Description JSC2000-E-02629 PIA#2708 (Release Date: 16 February 2000) --- This topographic image shows the western side of the volcanically active Kamchatka Peninsula, Russia. The data are from the first C-band mapping swath of the Shuttle Radar Topography Mission (SRTM). On the left side are four rivers, which flow northwest to the Sea of Okhotsk. These rivers are, from the south to north, Tigil, Amanina, Voyampolka, and Zhilovaya. The broad, flat floodplains of the rivers are shown in blue. These rivers are important spawning grounds for salmon. In the right side of the image is the Sredinnyy Khrebet, the volcanic mountain range that makes up the "spine" of the peninsula. The cluster of hills to the lower right is a field of small dormant volcanoes. High resolution SRTM topographic data will be used by geologists to study how volcanoes form and understand the hazards posed by future eruptions. This shaded relief image was generated using topographic data from the Shuttle Radar Topography Mission. A computer-generated artificial light source illuminates the elevation data to produce a pattern of light and shadows. Slopes facing the light appear bright, while those facing away are shaded. On flatter surfaces, the pattern of light and shadows can reveal subtle features in the terrain. Colors show the elevation as measured by SRTM. Colors range from blue at the lowest elevations to white at the highest elevations. This image contains about 2300 meters (7500 feet) of total relief. Shaded relief maps are commonly used in applications such as geologic mapping and land use planning. The Shuttle Radar Topography Mission (SRTM), launched on February 11, 2000, uses the same radar instrument that comprised the Spaceborne Imaging Radar-C/X-Band Synthetic Aperture Radar (SIR-C/X-SAR) that flew twice on the Space Shuttle Endeavour in 1994. The mission is designed to collect three-dimensional measurements of the Earth's surface. To collect the 3-D data, engineers added a 60-meter-long (200-foot) mast, an additional C-band imaging antenna and improved tracking and navigation devices. The mission is a cooperative project between the National Aeronautics and Space Administration (NASA), the National Imagery and Mapping Agency (NIMA) and the German (DLR) and Italian (ASI) space agencies. It is managed by NASA's Jet Propulsion Laboratory, Pasadena, CA, for NASA's Earth Science Enterprise, Washington, DC. Size: 158 km (98 miles) x 122 km (77 miles) Location: 57.5 deg. North lat., 158.8 deg. East lon. Orientation: North approximately at top Data Resolution: 30 meters (99 feet) Date Acquired: February 12, 2000 Image: NASA/JPL/NIMA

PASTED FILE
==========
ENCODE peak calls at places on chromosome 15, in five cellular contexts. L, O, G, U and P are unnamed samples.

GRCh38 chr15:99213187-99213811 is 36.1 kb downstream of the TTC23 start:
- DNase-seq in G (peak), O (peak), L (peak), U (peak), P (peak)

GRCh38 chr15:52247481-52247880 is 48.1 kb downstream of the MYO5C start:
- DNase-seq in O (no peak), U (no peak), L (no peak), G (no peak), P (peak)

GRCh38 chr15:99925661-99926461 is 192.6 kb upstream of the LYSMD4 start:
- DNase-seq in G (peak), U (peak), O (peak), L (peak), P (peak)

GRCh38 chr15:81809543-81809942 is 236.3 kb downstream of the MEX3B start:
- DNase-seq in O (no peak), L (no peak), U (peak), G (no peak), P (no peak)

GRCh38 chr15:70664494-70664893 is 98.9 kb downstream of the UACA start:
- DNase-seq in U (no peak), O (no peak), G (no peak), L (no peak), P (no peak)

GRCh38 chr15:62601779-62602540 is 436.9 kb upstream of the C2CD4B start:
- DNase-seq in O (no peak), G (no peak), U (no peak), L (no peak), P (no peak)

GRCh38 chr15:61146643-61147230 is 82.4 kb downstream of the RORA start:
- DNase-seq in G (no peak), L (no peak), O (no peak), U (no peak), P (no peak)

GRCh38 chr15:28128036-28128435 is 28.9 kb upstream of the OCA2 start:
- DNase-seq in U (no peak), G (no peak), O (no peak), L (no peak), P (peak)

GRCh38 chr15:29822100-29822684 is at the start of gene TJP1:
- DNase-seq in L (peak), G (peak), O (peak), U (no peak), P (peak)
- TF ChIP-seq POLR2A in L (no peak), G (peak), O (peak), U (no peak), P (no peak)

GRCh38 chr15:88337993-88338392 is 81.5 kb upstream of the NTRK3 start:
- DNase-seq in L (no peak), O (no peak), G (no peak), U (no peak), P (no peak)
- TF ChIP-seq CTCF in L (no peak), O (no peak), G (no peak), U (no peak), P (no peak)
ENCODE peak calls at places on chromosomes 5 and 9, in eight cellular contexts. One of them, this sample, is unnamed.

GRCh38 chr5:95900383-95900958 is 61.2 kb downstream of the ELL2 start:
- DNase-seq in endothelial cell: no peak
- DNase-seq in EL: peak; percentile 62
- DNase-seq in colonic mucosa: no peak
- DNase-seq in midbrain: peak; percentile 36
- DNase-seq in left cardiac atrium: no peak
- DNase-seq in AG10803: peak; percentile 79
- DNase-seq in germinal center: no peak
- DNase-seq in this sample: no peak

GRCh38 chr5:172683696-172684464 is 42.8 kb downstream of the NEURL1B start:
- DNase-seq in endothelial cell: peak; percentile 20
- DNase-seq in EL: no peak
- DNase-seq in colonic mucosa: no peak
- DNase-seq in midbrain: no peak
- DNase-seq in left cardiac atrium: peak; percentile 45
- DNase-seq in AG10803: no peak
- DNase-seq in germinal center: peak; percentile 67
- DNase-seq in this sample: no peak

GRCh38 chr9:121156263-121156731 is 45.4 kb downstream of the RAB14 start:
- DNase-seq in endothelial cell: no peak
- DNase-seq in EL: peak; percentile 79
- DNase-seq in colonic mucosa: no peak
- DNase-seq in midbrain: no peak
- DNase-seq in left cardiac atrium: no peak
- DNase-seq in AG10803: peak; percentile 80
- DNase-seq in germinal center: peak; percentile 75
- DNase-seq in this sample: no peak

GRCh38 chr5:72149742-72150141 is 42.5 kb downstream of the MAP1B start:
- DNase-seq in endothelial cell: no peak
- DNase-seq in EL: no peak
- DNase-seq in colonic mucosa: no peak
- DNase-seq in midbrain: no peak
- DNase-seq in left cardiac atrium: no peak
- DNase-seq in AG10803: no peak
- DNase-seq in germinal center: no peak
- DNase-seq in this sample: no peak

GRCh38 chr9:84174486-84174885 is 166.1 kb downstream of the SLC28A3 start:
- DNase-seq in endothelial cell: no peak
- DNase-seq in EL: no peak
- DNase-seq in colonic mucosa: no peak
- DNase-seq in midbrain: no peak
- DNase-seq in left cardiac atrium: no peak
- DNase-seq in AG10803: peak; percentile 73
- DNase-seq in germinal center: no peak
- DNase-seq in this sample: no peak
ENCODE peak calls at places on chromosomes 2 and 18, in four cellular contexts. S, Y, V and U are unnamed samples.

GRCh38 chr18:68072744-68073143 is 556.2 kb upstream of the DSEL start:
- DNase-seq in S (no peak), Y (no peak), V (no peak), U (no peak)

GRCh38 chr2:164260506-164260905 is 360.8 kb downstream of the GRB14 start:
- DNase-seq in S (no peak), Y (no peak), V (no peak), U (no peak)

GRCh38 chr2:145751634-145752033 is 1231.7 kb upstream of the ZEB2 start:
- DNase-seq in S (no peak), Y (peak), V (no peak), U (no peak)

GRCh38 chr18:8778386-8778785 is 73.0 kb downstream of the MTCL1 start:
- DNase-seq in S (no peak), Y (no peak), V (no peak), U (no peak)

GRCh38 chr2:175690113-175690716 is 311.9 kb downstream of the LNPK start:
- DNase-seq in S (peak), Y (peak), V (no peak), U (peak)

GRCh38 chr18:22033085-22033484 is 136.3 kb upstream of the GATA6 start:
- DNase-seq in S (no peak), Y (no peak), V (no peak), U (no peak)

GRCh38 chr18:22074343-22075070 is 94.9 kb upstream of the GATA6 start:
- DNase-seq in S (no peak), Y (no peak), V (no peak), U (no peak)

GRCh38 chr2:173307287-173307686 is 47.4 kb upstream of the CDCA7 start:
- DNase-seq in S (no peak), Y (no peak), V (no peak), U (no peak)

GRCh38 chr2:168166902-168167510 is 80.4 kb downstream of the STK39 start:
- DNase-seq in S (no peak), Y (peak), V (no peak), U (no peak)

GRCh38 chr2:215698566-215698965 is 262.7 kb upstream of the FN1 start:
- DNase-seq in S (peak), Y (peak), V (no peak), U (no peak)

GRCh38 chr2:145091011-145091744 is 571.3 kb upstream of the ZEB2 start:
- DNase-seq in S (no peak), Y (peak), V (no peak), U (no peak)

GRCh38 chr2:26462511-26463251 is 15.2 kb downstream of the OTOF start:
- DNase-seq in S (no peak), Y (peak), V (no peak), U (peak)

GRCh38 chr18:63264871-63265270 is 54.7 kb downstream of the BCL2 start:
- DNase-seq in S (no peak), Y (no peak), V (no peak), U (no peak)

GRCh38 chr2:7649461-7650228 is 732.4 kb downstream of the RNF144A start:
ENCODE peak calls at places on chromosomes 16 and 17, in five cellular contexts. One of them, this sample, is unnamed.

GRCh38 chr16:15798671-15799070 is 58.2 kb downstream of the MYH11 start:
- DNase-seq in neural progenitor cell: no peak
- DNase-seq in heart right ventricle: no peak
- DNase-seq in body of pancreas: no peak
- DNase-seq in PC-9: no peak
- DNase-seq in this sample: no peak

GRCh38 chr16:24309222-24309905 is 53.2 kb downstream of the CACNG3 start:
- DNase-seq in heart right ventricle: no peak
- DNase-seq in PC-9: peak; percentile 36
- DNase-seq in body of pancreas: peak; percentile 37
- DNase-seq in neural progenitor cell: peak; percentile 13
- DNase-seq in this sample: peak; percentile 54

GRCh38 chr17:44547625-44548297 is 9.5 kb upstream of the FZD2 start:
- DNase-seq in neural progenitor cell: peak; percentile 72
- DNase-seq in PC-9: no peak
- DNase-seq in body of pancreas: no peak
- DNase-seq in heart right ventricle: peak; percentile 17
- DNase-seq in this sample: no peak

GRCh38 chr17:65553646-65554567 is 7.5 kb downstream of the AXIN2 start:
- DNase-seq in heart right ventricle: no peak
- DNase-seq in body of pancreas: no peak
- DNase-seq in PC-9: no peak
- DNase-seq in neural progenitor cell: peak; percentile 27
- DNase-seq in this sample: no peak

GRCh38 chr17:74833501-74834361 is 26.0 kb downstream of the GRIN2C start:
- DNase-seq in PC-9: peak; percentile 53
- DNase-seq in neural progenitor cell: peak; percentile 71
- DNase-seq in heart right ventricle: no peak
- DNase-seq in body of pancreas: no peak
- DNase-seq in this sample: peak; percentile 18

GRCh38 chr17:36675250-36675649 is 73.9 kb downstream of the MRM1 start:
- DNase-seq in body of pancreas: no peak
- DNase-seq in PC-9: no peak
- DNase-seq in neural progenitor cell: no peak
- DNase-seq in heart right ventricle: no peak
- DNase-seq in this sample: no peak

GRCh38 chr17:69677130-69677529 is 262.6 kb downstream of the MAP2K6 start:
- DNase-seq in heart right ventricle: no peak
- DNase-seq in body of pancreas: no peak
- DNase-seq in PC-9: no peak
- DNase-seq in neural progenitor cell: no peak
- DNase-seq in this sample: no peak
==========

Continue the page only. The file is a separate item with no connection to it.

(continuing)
STS-99 Shuttle Mission ...